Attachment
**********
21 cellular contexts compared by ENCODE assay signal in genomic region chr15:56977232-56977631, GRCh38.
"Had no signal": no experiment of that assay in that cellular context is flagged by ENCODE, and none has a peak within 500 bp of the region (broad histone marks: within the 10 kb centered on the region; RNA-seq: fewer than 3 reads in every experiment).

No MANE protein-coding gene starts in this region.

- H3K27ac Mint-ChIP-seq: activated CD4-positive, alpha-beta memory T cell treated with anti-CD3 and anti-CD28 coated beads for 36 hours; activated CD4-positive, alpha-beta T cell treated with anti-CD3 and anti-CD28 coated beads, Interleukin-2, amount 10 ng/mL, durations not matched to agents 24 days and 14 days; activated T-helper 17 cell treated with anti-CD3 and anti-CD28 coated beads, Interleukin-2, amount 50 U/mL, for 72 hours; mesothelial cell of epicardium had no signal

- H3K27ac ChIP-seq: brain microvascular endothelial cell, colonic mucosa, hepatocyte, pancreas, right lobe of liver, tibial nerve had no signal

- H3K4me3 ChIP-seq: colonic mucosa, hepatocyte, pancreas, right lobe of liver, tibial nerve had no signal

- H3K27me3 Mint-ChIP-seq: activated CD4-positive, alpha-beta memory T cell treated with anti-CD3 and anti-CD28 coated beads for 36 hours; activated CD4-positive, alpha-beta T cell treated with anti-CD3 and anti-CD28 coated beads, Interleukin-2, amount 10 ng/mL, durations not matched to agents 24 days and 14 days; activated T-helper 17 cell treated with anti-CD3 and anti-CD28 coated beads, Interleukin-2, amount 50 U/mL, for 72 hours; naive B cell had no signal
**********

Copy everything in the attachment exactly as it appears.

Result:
21 cellular contexts compared by ENCODE assay signal in genomic region chr15:56977232-56977631, GRCh38.
"Had no signal": no experiment of that assay in that cellular context is flagged by ENCODE, and none has a peak within 500 bp of the region (broad histone marks: within the 10 kb centered on the region; RNA-seq: fewer than 3 reads in every experiment).

No MANE protein-coding gene starts in this region.

- H3K27ac Mint-ChIP-seq: activated CD4-positive, alpha-beta memory T cell treated with anti-CD3 and anti-CD28 coated beads for 36 hours; activated CD4-positive, alpha-beta T cell treated with anti-CD3 and anti-CD28 coated beads, Interleukin-2, amount 10 ng/mL, durations not matched to agents 24 days and 14 days; activated T-helper 17 cell treated with anti-CD3 and anti-CD28 coated beads, Interleukin-2, amount 50 U/mL, for 72 hours; mesothelial cell of epicardium had no signal

- H3K27ac ChIP-seq: brain microvascular endothelial cell, colonic mucosa, hepatocyte, pancreas, right lobe of liver, tibial nerve had no signal

- H3K4me3 ChIP-seq: colonic mucosa, hepatocyte, pancreas, right lobe of liver, tibial nerve had no signal

- H3K27me3 Mint-ChIP-seq: activated CD4-positive, alpha-beta memory T cell treated with anti-CD3 and anti-CD28 coated beads for 36 hours; activated CD4-positive, alpha-beta T cell treated with anti-CD3 and anti-CD28 coated beads, Interleukin-2, amount 10 ng/mL, durations not matched to agents 24 days and 14 days; activated T-helper 17 cell treated with anti-CD3 and anti-CD28 coated beads, Interleukin-2, amount 50 U/mL, for 72 hours; naive B cell had no signal